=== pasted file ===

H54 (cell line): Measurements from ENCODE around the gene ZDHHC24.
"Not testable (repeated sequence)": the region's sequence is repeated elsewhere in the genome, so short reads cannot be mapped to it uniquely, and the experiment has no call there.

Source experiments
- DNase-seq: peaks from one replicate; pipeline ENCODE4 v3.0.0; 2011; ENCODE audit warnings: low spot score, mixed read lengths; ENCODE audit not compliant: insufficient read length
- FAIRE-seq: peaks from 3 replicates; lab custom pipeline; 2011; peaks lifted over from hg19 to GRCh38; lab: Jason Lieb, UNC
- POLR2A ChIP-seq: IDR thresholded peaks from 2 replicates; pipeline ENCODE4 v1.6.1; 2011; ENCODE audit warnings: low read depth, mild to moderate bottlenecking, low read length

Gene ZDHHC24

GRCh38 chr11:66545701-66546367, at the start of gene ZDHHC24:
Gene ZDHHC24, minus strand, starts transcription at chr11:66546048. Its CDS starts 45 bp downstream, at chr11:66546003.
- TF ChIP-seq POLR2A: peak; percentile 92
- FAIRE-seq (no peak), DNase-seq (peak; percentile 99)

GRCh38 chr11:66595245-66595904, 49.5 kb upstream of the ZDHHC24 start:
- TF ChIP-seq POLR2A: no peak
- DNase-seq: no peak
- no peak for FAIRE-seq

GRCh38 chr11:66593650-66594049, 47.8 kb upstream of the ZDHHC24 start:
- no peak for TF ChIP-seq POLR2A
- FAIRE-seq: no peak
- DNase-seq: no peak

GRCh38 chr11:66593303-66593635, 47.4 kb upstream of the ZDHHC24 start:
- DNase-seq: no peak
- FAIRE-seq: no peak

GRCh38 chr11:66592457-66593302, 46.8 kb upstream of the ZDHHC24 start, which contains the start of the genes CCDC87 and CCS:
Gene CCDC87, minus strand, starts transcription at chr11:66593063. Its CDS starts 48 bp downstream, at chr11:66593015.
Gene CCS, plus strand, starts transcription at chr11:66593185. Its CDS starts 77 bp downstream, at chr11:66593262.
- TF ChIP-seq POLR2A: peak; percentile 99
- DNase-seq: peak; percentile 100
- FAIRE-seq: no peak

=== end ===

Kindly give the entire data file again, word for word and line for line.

H54 (cell line): Measurements from ENCODE around the gene ZDHHC24.
"Not testable (repeated sequence)": the region's sequence is repeated elsewhere in the genome, so short reads cannot be mapped to it uniquely, and the experiment has no call there.

Source experiments
- DNase-seq: peaks from one replicate; pipeline ENCODE4 v3.0.0; 2011; ENCODE audit warnings: low spot score, mixed read lengths; ENCODE audit not compliant: insufficient read length
- FAIRE-seq: peaks from 3 replicates; lab custom pipeline; 2011; peaks lifted over from hg19 to GRCh38; lab: Jason Lieb, UNC
- POLR2A ChIP-seq: IDR thresholded peaks from 2 replicates; pipeline ENCODE4 v1.6.1; 2011; ENCODE audit warnings: low read depth, mild to moderate bottlenecking, low read length

Gene ZDHHC24

GRCh38 chr11:66545701-66546367, at the start of gene ZDHHC24:
Gene ZDHHC24, minus strand, starts transcription at chr11:66546048. Its CDS starts 45 bp downstream, at chr11:66546003.
- TF ChIP-seq POLR2A: peak; percentile 92
- FAIRE-seq (no peak), DNase-seq (peak; percentile 99)

GRCh38 chr11:66595245-66595904, 49.5 kb upstream of the ZDHHC24 start:
- TF ChIP-seq POLR2A: no peak
- DNase-seq: no peak
- no peak for FAIRE-seq

GRCh38 chr11:66593650-66594049, 47.8 kb upstream of the ZDHHC24 start:
- no peak for TF ChIP-seq POLR2A
- FAIRE-seq: no peak
- DNase-seq: no peak

GRCh38 chr11:66593303-66593635, 47.4 kb upstream of the ZDHHC24 start:
- DNase-seq: no peak
- FAIRE-seq: no peak

GRCh38 chr11:66592457-66593302, 46.8 kb upstream of the ZDHHC24 start, which contains the start of the genes CCDC87 and CCS:
Gene CCDC87, minus strand, starts transcription at chr11:66593063. Its CDS starts 48 bp downstream, at chr11:66593015.
Gene CCS, plus strand, starts transcription at chr11:66593185. Its CDS starts 77 bp downstream, at chr11:66593262.
- TF ChIP-seq POLR2A: peak; percentile 99
- DNase-seq: peak; percentile 100
- FAIRE-seq: no peak